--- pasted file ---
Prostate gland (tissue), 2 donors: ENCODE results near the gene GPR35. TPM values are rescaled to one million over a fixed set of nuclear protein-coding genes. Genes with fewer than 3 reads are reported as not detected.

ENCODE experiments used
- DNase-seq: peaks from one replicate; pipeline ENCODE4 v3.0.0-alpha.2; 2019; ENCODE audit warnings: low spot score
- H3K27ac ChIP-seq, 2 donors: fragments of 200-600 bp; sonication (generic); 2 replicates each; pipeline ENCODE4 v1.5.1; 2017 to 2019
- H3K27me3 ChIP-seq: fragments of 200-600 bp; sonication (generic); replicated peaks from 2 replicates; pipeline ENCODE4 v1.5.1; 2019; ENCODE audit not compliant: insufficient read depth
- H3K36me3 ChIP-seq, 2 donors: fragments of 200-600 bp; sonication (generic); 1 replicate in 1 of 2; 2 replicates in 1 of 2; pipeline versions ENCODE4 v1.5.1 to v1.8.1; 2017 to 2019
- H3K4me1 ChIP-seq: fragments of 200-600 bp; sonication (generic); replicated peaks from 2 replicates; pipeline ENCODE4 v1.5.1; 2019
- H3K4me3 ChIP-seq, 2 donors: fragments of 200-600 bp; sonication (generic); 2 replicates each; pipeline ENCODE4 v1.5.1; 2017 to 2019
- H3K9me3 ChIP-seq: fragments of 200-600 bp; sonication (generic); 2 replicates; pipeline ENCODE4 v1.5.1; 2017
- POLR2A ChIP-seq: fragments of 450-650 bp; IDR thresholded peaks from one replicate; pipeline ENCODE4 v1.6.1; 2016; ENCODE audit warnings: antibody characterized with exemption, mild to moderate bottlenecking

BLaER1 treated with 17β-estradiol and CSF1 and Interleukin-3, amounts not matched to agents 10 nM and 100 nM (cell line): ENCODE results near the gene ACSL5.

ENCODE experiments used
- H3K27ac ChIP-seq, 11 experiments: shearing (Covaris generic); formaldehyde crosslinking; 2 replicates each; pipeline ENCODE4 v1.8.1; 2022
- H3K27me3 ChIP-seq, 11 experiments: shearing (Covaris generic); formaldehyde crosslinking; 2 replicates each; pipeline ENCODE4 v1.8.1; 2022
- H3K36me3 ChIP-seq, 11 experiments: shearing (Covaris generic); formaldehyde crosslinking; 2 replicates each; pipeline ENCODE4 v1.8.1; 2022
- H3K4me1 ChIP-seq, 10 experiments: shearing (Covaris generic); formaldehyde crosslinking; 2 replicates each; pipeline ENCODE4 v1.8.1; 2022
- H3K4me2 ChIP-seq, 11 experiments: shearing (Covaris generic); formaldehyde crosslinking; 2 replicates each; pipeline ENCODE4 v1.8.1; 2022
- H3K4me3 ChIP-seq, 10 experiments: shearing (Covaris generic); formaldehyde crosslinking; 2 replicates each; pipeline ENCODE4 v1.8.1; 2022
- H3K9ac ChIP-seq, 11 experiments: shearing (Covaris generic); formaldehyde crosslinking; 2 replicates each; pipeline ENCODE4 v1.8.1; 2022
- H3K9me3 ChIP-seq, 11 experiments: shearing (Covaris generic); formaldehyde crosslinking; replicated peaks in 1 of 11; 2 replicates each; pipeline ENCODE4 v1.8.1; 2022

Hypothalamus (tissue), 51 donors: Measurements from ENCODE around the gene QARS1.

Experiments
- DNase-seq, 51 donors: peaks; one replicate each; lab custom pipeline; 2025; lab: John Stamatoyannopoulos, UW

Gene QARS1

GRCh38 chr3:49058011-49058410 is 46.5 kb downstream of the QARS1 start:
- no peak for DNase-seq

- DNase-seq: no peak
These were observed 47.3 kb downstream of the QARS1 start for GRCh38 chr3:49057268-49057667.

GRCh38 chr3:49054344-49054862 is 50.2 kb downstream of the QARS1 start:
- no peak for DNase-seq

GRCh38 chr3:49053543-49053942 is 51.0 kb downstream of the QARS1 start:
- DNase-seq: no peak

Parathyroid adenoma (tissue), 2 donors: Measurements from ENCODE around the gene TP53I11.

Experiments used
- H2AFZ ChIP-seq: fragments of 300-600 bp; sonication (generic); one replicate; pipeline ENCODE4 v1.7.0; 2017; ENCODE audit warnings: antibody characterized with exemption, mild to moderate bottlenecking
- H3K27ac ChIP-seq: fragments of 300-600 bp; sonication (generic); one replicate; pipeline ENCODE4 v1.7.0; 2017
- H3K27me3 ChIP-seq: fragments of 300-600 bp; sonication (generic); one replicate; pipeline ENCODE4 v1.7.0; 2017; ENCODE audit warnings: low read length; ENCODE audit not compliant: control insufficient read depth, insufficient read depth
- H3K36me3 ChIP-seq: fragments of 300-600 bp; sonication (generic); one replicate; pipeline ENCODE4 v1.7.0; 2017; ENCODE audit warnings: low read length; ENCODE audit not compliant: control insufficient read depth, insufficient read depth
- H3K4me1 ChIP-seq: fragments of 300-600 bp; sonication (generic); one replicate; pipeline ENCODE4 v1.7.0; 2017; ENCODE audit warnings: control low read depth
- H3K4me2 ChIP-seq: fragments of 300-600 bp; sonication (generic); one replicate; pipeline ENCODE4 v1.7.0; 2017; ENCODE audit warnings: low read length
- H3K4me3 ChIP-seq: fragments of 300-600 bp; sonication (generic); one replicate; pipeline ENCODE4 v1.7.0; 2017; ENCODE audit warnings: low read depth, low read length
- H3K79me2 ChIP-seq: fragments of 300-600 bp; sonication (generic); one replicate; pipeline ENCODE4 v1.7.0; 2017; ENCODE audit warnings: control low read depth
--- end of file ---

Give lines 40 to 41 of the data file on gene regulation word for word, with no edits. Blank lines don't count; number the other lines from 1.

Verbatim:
- H3K4me2 ChIP-seq: fragments of 300-600 bp; sonication (generic); one replicate; pipeline ENCODE4 v1.7.0; 2017; ENCODE audit warnings: low read length
- H3K4me3 ChIP-seq: fragments of 300-600 bp; sonication (generic); one replicate; pipeline ENCODE4 v1.7.0; 2017; ENCODE audit warnings: low read depth, low read length